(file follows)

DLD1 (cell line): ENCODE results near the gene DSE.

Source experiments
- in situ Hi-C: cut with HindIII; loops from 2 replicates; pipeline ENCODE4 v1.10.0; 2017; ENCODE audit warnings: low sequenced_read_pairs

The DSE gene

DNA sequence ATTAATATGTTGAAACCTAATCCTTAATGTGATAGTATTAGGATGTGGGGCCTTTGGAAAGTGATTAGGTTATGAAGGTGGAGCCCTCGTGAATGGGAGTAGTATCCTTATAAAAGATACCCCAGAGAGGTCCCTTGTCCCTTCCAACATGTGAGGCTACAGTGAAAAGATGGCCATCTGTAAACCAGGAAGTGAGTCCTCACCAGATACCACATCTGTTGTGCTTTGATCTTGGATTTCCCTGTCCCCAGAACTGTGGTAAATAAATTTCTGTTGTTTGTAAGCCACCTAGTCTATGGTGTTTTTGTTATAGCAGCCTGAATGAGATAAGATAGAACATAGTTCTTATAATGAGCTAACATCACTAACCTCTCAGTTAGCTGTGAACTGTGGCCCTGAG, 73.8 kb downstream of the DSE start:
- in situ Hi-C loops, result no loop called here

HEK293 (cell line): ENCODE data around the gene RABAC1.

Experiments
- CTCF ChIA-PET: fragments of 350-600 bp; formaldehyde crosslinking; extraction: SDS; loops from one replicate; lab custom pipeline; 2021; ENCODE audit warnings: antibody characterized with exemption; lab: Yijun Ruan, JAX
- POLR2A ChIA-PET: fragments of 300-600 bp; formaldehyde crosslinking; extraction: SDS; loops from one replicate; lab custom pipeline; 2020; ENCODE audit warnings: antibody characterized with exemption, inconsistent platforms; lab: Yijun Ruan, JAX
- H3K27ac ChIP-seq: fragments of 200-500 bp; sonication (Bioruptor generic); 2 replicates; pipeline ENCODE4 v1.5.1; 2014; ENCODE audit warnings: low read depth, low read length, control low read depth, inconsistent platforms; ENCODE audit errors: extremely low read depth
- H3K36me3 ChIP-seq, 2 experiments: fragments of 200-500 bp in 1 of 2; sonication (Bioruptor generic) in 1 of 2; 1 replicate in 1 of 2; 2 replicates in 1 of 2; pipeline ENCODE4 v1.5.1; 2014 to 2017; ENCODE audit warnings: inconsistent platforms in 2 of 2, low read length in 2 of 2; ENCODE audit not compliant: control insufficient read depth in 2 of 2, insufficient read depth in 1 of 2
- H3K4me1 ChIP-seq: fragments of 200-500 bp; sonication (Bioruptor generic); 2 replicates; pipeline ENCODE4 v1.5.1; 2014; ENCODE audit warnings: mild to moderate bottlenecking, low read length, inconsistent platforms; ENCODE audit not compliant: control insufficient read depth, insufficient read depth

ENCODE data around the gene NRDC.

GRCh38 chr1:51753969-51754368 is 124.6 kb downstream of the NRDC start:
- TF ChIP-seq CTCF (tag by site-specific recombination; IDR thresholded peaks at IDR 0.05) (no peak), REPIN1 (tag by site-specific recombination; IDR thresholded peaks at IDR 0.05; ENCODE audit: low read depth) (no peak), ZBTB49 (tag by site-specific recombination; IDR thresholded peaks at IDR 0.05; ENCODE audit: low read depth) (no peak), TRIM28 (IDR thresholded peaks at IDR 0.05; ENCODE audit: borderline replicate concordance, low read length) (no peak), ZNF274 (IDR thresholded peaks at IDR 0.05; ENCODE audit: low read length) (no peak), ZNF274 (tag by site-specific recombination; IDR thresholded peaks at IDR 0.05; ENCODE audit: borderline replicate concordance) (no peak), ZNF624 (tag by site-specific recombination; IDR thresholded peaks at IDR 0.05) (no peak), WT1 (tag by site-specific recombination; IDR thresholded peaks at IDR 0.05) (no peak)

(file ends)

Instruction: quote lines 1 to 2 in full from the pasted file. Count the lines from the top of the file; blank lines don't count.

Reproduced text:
DLD1 (cell line): ENCODE results near the gene DSE.

Source experiments